In an uncertain world where it seems security should be the number one priority for everyone, it’s counter-intuitive thing to suggest the following, but it’s true. The things we most complain about can actually help develop our skills and tolerance. Things which in themselves also add to our sense of security.

Running with Nietzsche’s “What doesn’t kill me makes me stronger,” it takes a deliberate, practiced change of perspective to see the hardship we’re living through today and use it to strengthen ourselves.

Mostly we practice evasive maneuvers: “Waaauugh, look out!” followed by, “Damn that was close.”

How many times have you ever actually dared to say, “It’s alright. I can handle it. I’ll be fine,” and mean it?


What do you commonly complain about in your daily workday, or most often strikes you as a Do Not Want in your work? What are the top three stressors you encounter on the most consistent basis?

  • The long hours, and work life imbalance? The tedium of mindless drone-work?
  • Unreal expectations of productivity and availability?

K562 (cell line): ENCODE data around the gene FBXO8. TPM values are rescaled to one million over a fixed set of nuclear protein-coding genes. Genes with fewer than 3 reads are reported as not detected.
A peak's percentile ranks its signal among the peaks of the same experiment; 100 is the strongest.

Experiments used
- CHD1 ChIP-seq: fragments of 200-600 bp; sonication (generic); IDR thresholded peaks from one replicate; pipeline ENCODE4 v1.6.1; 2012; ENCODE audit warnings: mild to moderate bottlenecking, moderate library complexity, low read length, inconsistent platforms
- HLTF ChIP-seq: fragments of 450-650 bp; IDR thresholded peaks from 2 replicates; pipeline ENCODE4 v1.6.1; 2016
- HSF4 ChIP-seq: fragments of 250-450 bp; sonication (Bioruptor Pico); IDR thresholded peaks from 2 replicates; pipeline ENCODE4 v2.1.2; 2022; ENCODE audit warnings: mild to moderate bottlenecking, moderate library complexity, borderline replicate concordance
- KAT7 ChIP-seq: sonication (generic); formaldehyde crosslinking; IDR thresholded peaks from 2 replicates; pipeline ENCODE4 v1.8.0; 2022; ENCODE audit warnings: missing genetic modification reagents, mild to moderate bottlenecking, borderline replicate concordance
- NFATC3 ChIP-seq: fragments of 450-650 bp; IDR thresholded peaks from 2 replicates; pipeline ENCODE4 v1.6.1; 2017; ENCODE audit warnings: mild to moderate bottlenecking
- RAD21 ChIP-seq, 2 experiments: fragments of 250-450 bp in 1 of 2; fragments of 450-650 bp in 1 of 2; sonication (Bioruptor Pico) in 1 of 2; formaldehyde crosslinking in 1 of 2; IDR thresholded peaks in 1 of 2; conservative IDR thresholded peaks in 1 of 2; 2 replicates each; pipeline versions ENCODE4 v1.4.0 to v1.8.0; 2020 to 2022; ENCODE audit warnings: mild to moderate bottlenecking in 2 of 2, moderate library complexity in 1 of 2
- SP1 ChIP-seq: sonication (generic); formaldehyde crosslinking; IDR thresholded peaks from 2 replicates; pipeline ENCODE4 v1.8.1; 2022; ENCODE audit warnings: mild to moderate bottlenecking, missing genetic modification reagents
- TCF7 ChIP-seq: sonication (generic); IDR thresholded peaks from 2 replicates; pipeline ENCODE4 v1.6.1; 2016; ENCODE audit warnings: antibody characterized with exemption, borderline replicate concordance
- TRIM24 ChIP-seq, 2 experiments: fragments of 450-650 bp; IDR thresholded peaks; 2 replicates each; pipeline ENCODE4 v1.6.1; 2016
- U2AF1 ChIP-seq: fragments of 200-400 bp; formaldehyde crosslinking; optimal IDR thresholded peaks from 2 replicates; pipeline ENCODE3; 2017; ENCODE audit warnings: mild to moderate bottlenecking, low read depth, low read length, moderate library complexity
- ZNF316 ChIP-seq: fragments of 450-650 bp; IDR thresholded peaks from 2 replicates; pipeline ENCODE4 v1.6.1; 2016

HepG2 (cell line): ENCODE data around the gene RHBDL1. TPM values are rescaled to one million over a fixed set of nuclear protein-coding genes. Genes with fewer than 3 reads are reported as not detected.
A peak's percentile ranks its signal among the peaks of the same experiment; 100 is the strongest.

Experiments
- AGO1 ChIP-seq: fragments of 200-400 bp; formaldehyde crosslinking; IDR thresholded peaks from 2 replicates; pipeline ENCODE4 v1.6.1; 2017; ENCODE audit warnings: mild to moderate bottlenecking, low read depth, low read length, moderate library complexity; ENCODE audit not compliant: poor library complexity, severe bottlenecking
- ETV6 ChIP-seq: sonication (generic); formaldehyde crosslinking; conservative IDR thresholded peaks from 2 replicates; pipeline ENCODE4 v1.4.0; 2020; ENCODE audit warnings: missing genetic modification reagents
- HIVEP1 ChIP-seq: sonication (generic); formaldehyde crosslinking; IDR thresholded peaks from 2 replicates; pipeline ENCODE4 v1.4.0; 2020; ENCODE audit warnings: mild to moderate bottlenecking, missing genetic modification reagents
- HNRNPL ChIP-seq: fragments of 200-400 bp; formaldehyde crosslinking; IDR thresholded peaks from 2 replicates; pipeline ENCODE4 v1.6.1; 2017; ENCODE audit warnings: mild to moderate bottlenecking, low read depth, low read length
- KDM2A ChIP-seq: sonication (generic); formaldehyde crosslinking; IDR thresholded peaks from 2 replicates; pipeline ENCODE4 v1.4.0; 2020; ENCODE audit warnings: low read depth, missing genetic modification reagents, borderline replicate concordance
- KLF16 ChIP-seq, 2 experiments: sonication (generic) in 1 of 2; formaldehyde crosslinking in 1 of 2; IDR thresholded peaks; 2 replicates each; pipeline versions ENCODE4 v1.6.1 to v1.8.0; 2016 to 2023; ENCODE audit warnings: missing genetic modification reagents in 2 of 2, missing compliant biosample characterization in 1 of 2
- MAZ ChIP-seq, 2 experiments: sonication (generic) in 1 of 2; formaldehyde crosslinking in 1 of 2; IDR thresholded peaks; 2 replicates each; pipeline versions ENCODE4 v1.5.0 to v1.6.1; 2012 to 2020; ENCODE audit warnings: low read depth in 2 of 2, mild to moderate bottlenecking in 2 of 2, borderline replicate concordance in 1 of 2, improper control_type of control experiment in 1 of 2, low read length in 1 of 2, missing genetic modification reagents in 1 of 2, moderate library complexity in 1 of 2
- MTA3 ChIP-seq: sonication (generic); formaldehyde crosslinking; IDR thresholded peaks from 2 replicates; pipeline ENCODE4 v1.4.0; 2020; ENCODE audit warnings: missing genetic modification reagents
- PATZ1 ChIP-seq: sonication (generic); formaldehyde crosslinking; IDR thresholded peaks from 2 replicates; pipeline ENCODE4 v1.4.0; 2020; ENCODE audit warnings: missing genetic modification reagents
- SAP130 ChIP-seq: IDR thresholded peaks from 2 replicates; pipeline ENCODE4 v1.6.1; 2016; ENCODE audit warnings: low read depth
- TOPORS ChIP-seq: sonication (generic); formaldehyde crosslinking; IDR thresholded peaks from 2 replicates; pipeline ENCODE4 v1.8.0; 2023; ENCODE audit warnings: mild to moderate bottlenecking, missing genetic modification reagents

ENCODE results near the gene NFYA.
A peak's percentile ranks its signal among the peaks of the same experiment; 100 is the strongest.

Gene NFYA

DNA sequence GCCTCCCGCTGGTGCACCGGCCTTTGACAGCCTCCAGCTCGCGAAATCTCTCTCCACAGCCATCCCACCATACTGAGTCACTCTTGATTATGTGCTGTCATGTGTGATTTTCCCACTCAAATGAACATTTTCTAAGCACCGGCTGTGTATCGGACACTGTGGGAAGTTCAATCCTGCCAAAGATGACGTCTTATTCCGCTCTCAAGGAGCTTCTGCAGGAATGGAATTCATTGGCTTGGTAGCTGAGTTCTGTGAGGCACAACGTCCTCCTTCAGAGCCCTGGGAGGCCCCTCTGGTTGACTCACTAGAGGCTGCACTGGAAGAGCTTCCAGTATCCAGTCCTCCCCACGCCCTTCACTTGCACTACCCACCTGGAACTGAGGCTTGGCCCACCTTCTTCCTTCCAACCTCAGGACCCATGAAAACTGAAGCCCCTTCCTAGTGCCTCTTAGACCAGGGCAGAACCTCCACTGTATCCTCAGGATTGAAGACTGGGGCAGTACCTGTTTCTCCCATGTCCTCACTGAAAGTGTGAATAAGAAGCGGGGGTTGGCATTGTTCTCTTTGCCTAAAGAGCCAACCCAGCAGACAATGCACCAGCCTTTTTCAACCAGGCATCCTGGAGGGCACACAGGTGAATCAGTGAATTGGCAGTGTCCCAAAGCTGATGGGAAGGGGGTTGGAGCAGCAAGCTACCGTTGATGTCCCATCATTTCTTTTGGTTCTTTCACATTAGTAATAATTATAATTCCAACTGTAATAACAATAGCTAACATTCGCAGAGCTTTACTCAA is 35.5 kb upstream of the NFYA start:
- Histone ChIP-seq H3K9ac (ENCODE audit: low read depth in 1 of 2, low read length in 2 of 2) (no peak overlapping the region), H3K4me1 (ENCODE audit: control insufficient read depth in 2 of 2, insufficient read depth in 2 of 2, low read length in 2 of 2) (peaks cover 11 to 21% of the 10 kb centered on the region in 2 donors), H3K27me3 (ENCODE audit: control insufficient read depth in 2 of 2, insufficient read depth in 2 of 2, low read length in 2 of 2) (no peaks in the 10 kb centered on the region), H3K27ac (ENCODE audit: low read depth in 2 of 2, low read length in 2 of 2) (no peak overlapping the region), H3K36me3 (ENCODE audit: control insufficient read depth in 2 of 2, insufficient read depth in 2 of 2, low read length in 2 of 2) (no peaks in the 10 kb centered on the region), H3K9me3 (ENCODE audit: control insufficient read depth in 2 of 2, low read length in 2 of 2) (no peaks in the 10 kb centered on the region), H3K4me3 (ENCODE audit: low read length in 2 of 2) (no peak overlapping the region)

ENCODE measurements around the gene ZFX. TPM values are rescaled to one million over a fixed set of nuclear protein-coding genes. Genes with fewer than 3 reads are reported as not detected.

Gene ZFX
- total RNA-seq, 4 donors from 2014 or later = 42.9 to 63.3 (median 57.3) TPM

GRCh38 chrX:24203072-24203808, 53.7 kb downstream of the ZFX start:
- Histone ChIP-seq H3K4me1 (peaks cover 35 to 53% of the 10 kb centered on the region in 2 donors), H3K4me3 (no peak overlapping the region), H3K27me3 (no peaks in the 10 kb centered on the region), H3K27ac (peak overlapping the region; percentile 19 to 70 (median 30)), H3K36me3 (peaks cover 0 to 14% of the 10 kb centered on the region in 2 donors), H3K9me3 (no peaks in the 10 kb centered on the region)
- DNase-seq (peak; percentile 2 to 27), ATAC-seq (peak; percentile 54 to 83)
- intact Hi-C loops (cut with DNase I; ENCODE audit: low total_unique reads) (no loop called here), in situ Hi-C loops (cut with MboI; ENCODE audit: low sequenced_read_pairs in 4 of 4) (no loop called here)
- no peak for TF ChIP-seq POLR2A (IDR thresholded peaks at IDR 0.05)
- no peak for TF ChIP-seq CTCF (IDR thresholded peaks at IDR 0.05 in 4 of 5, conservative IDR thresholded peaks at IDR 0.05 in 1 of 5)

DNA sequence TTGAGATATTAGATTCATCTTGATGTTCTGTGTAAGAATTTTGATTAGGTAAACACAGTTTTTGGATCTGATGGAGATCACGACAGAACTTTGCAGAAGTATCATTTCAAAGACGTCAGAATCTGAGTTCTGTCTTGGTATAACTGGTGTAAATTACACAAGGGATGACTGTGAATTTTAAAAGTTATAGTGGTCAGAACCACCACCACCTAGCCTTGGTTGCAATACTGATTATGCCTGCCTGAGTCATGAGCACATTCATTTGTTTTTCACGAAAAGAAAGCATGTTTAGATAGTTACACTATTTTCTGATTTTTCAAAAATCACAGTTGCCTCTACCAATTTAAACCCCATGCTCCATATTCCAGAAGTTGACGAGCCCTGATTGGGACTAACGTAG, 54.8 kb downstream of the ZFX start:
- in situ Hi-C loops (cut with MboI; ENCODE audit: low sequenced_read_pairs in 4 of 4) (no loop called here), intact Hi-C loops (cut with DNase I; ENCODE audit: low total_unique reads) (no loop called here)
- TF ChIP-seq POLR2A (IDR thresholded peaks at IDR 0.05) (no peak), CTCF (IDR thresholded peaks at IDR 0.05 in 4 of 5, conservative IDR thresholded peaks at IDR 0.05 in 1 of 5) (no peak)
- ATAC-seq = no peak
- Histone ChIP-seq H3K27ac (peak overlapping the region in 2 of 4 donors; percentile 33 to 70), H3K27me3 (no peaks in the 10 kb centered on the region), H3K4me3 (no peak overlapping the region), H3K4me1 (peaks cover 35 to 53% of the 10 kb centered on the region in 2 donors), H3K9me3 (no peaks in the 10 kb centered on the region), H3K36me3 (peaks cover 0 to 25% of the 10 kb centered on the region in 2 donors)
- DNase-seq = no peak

• The ever-present bogeyman of joblessness?

Continue reading How To Deal With The Daily Slog

How To Survive Your Own Business

27 September 2010, by A. Cedilla

If you’re an entrepreneur, it’s frighteningly easy to slip into the “one-man band” mind-set without noticing it, especially if you do run a one-man business. You got into it, you built it, you’re running it — of course you’ll feel it’s all on you.

It’s your baby, your show. No one knows it like you do. You’re the CEO, CFO, secretary, delivery man, technical support and IT, food-service provider and maintenance.

With so many roles to fill, if you don’t take precautions you will burn yourself out. What can you do to help yourself and survive your own business?

Know your priorities and build strong routines around and under them. Breaking things down into manageable chunks, this boils down to:

  1. Knowing your priorities.
  2. Establishing a strong routine.
  3. Building strong boundaries and enforcing them: two helpful articles explain the value of limits and how respecting them can help you.

Continue reading How To Survive Your Own Business